Ever wonder where that phrase “put your John Hancock on the dotted line” came from? Well the expression refers to John Hancock, the president of the Second Continental Congress, who was the first to sign the Declaration of Independence. Hancock's expansive signature is prominent on the document. Since then, when people are asked for their "John Hancock," they are being asked to sign their names. He immediately became famous for signing the Declaration with a far larger signature than all the other delegates. The actual expression however didn't come into use until c.1903.
The Declaration of Independence itself has become one of the most admired and copied political documents of all time. It was written by Thomas Jefferson and revised by John Adams, Benjamin Franklin and Jefferson. As the United States of America celebrates its 231st birthday this year, we as citizens, should remember how this great nation was founded and take a moment to celebrate and embrace the goodness that makes us great.
July 4, 2007 is a day to celebrate the generations of men and women who have sacrificed their time, energy and often their lives in order to build a better country. This is an opportunity to reflect upon the deeds of our founding fathers and to consider the means by which we might continue to guard those essential freedoms that we associate with happiness. So, where do we find the greatness today? We see it in the brave soldiers who risk everything to secure freedom abroad. But we also see it in those everyday Americans who revel in the everyday joys and responsibilities of raising a family.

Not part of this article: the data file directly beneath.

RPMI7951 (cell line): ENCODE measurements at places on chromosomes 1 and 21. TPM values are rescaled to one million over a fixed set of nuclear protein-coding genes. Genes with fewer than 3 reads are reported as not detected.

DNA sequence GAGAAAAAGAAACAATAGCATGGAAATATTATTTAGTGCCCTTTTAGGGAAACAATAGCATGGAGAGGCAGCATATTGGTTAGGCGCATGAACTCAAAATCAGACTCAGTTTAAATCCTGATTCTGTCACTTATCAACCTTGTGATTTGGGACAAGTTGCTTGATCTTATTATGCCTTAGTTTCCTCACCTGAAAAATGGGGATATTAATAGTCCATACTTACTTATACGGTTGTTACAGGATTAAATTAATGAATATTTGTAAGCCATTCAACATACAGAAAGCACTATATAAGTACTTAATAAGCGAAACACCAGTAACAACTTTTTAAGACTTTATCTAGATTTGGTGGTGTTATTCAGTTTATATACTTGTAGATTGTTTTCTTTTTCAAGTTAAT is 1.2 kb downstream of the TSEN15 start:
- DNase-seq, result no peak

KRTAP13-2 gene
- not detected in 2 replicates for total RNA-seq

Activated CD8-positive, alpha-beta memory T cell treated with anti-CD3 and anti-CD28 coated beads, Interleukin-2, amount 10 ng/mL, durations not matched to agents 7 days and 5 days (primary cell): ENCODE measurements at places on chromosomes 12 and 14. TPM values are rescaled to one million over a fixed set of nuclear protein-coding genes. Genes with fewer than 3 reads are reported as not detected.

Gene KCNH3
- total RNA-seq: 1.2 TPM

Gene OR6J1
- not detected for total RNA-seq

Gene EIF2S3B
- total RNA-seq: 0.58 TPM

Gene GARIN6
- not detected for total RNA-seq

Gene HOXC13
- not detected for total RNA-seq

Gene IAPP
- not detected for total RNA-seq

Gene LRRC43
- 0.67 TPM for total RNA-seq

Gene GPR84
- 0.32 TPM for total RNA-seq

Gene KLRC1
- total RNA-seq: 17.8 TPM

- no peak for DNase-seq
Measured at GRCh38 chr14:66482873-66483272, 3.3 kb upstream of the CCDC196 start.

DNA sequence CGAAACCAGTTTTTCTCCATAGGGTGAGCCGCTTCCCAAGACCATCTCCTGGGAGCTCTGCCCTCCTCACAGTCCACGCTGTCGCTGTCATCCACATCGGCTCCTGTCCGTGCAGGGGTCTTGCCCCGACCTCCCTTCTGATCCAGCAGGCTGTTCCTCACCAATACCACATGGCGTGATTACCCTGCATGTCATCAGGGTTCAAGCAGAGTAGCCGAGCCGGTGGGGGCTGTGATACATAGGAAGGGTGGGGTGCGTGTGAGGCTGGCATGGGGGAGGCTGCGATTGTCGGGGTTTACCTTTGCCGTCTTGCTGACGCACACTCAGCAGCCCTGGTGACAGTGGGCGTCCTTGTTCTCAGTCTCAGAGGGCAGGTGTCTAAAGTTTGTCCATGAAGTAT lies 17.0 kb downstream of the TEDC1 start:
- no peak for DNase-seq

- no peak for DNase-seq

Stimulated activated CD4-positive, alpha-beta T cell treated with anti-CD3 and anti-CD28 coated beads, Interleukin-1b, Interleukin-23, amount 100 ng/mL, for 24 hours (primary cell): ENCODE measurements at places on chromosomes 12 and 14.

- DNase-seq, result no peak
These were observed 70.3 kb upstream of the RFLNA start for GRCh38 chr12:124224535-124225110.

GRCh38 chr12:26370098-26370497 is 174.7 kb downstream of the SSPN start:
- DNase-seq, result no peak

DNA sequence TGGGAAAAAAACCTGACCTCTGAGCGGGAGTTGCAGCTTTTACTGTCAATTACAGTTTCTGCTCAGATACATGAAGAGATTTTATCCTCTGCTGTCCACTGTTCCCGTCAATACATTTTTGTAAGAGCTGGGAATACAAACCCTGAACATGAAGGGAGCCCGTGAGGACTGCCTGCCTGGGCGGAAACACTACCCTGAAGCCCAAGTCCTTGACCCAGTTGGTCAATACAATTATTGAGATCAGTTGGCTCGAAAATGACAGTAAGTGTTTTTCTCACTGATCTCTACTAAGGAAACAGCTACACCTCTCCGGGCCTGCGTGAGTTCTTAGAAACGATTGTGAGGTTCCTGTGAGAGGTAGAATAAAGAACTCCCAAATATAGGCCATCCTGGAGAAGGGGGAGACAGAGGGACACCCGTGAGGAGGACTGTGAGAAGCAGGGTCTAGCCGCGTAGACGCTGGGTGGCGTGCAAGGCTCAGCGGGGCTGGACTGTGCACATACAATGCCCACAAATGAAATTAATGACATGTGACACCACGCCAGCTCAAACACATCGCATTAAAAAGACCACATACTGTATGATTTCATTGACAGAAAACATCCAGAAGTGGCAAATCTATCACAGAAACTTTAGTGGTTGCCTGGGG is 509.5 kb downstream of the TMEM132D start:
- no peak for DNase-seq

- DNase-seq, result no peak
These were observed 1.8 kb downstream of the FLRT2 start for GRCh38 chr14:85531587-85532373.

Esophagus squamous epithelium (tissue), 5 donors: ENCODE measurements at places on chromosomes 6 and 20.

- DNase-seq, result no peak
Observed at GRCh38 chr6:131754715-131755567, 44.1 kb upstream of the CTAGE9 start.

“I sought for the greatness and genius of America in her commodious harbors and her ample rivers, and it was not there; in the fertile fields and boundless prairies, and it was not there; in her rich mines and her vast world commerce, and it was not there. Not until I went into the churches of America and heard her pulpits aflame with righteousness did I understand the secret of her genius and power. America is great because America is good – and if America ever ceases to be good, America will cease to be great.”